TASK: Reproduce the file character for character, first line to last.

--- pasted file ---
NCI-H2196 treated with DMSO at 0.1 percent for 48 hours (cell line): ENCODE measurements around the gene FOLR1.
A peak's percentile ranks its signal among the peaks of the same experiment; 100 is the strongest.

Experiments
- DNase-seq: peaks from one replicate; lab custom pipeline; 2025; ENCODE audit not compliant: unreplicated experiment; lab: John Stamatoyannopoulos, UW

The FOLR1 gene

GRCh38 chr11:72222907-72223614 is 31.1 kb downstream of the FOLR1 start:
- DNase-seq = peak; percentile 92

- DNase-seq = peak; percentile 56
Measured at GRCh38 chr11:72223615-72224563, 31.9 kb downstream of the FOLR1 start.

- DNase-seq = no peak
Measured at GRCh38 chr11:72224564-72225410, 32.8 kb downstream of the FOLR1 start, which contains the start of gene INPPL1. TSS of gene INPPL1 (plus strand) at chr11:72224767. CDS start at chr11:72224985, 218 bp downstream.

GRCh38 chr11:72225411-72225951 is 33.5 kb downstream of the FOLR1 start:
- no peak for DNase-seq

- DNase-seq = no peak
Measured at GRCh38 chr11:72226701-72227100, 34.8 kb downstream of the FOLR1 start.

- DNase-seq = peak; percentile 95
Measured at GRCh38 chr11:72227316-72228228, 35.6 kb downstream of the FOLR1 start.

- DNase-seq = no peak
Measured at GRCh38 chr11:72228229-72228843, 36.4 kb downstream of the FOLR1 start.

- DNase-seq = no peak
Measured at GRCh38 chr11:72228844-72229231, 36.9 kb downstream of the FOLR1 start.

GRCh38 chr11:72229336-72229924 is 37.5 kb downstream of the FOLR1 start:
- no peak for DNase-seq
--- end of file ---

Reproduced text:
NCI-H2196 treated with DMSO at 0.1 percent for 48 hours (cell line): ENCODE measurements around the gene FOLR1.
A peak's percentile ranks its signal among the peaks of the same experiment; 100 is the strongest.

Experiments
- DNase-seq: peaks from one replicate; lab custom pipeline; 2025; ENCODE audit not compliant: unreplicated experiment; lab: John Stamatoyannopoulos, UW

The FOLR1 gene

GRCh38 chr11:72222907-72223614 is 31.1 kb downstream of the FOLR1 start:
- DNase-seq = peak; percentile 92

- DNase-seq = peak; percentile 56
Measured at GRCh38 chr11:72223615-72224563, 31.9 kb downstream of the FOLR1 start.

- DNase-seq = no peak
Measured at GRCh38 chr11:72224564-72225410, 32.8 kb downstream of the FOLR1 start, which contains the start of gene INPPL1. TSS of gene INPPL1 (plus strand) at chr11:72224767. CDS start at chr11:72224985, 218 bp downstream.

GRCh38 chr11:72225411-72225951 is 33.5 kb downstream of the FOLR1 start:
- no peak for DNase-seq

- DNase-seq = no peak
Measured at GRCh38 chr11:72226701-72227100, 34.8 kb downstream of the FOLR1 start.

- DNase-seq = peak; percentile 95
Measured at GRCh38 chr11:72227316-72228228, 35.6 kb downstream of the FOLR1 start.

- DNase-seq = no peak
Measured at GRCh38 chr11:72228229-72228843, 36.4 kb downstream of the FOLR1 start.

- DNase-seq = no peak
Measured at GRCh38 chr11:72228844-72229231, 36.9 kb downstream of the FOLR1 start.

GRCh38 chr11:72229336-72229924 is 37.5 kb downstream of the FOLR1 start:
- no peak for DNase-seq